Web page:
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Recommended Trees

There are a lot of factors to consider when deciding to plant a new tree on your property. Are you interested in shade tree, privacy, windbreak, spring blossoms or fall color? The following list of trees are recommended for a variety of reasons, among them: resistance to insects and disease, tolerance to pollution, ability to withstand drought and soil conditions, as well as landscape and ornamental value.  There are many valuable trees that may not appear on this list, but it’s always a good idea to consult with your lawn and garden specialist to make sure the tree you select is well-suited to your home.
Download the Recommended Trees List as a PDF

Large Trees are in blue, Small to Medium Trees are in green, and Evergreens are in brown.

 

Name Botanical name Height (ft) Flowers Color Urban USDA Zones
Basswood Tilia americana 60-80     3 to 8
Beech Fagus grandifolia 50-70   4 to 9
Blackgum Nyssa sylvatica 30-50   4 to 9
Buckeye Aesculus glabra 80-100       3 to 7
Catalpa Catalpa speciosa 40-70 4 to 8
Chesnut Oak Quercus prinus 60-70   4 to 8
Ginkgo Ginkgo biloba 50-80   4 to 9
Hackberry Celtis occidentalis 75-100   3 to 7
Hickory Carya ovata 70-90     4 to 8
Horse-chestnut Aesculus hippocastanum 80-100   3 to 8
Kentucky Coffeetree Gymnocladus dioicus 60-76   3 to 9
Littleleaf Linden Tilia cordata 60-70 3 to 7
Pecan Carya illinoinensis 70-100     5 to 9
Post Oak Quercus stellata 30-50     5 to 9
Red Maple Acer rubrum 60   3 to 9
River Birch Betula nigra 70   4 to 9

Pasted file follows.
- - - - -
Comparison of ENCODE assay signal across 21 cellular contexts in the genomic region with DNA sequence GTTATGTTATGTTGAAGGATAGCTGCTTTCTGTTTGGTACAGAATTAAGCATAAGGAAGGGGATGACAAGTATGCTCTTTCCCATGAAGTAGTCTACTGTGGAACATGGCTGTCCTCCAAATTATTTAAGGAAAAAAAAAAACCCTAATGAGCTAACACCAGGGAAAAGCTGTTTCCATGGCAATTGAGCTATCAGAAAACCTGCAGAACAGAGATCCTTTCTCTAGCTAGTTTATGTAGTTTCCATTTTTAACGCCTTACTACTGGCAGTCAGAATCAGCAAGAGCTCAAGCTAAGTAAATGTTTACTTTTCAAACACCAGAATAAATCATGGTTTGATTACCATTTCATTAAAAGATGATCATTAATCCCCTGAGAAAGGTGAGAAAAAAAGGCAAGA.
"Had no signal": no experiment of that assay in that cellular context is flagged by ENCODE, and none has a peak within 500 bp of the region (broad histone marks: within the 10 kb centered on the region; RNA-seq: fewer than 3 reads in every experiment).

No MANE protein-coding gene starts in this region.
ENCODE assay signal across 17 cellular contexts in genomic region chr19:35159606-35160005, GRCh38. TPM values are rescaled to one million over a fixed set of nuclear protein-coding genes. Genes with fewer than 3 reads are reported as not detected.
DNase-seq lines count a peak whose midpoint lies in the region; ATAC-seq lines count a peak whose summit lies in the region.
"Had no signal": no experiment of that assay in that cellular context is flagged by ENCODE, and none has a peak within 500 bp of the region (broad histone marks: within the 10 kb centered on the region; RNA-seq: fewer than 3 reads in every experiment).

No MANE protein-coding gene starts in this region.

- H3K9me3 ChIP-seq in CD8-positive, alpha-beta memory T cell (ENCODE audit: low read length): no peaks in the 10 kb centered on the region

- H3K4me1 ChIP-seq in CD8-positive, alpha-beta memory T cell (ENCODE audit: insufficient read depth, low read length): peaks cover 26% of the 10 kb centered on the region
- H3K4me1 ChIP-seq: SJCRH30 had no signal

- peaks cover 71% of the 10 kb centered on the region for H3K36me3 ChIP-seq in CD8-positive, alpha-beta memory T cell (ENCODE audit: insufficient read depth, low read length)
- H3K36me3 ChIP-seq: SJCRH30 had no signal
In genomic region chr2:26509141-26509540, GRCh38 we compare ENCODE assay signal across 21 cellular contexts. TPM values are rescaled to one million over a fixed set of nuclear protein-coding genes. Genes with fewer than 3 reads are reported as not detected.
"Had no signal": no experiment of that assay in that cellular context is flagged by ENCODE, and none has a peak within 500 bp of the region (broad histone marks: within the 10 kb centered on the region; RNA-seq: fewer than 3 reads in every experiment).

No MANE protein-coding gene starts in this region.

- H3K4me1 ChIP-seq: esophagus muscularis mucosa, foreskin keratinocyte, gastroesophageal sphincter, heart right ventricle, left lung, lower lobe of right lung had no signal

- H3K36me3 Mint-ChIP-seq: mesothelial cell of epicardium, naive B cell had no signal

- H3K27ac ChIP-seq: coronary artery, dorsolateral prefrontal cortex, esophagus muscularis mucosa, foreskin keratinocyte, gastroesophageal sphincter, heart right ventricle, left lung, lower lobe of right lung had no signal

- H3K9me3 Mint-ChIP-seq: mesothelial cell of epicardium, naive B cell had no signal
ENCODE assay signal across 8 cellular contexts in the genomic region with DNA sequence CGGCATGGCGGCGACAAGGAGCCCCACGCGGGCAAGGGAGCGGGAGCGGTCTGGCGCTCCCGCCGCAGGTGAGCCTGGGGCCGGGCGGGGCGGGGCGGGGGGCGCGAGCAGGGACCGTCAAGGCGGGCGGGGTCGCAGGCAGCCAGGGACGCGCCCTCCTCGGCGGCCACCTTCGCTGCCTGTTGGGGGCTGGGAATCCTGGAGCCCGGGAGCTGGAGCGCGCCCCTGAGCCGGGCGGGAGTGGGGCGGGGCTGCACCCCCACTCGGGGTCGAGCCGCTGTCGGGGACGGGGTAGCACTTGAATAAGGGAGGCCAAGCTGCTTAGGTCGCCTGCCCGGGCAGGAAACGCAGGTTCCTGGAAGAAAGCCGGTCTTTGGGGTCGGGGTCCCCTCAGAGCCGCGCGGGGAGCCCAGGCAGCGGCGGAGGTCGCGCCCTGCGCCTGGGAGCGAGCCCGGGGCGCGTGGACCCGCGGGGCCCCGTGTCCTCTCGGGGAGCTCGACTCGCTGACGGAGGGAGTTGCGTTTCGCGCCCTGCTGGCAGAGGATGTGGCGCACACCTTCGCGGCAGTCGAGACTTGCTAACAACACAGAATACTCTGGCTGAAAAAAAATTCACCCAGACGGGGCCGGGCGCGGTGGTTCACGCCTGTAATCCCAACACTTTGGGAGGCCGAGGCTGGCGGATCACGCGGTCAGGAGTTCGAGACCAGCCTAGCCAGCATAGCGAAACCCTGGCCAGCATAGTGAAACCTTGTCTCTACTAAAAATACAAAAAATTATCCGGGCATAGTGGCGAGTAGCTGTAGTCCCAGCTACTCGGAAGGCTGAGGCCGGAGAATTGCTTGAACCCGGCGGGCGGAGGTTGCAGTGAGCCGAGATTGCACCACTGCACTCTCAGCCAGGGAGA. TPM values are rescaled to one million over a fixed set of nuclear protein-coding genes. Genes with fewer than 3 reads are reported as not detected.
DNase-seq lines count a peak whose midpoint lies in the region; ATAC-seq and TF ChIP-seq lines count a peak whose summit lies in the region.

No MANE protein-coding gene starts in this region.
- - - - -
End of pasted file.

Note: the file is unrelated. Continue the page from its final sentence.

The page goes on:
Silver Maple Acer saccharinum 60-80   3 to 7
Sugar Maple Acer saccharum 60-75     3 to 7
White Oak Quercus alba 75-100     4 to 8
Willow Oak Quercus phellos 50   5 to 9
Yellow-poplar Liriodendron tulipifera 70-90       4 to 9
American Hornbeam Carpinus caroliniana 20-30     3 to 9
Black Birch Betula lenta 45-55       3 to 7
Fringetree Chionanthus virginicus 25 4 to 9
Honeylocust (thornless) Gleditsia triacanthos 40-60       3 to 9
Kousa Dogwood Cornus kousa 20-30 5 to 8
Persimmon Diospyros virginiana 20-60     6 to 10
Redbud Cercis canadensis 15-30 4 to 9
Serviceberry Amelanchier arborea 15-25   4 to 9
Sassafras Sassafras albidum 30-60   4 to 9
Sweetbay Magnolia Magnolia virginiana 20-50   5 to 9
Washington Hawthorn Crataegus phaenopyrum 25 4 to 8
American Holly Ilex opaca 15-30     5 to 9
Eastern Red Cedar Juniperus virginiana 50-60     3 to 8
Norway Spruce Picea abies 40-60       3 to 7
White Pine Pinus strobus 70       3 to 7
Loblolly Pine Pinus taeda 60-90       6 to 9
Yew Taxus canadensis 5-10       2 to 6

Trees “Not Recommended”

The trees on this list are very likely to develop serious issues with the pests and diseases listed here:

  1. Ash (emerald ash borer, an exotic insect that kills ash trees, is in Maryland and could appear soon in Delaware)
  2. Northern red oak, pin oak (a fatal disease: bacterial leaf scorch is common in these)
  3. Leyland-cypress (many disease and insect problems affect this tree)
  4. Hemlock (a non-native insect, hemlock woolly adelgid, infests this tree)
  5. Japanese black pine, Austrian pine (a pest called pinewood nematode, which is only an issue in non-native trees, has killed thousands of these pines since 2005)
  6. Any white-barked birch (the bronze birch borer, an insect pest, prefers white-barked species in our area)
  7. American elm (except for new resistant varieties, nearly 100% of these trees have been killed by Dutch elm disease)

Invasive Trees – “Do Not Plant”

Invasive trees are not native to Delaware. Some non-natives, such as Norway spruce and ginkgo, are acceptable as new plantings. However, invasive trees tend to grow quickly and they can displace our native vegetation. Experts devote large amounts of time and money each year to control these invasive trees.

  1. Norway maple
  2. Tree of Heaven
  3. Paulownia
  4. Mimosa
  5. White mulberry
  6. Bradford Pear
  7. Chinese Elm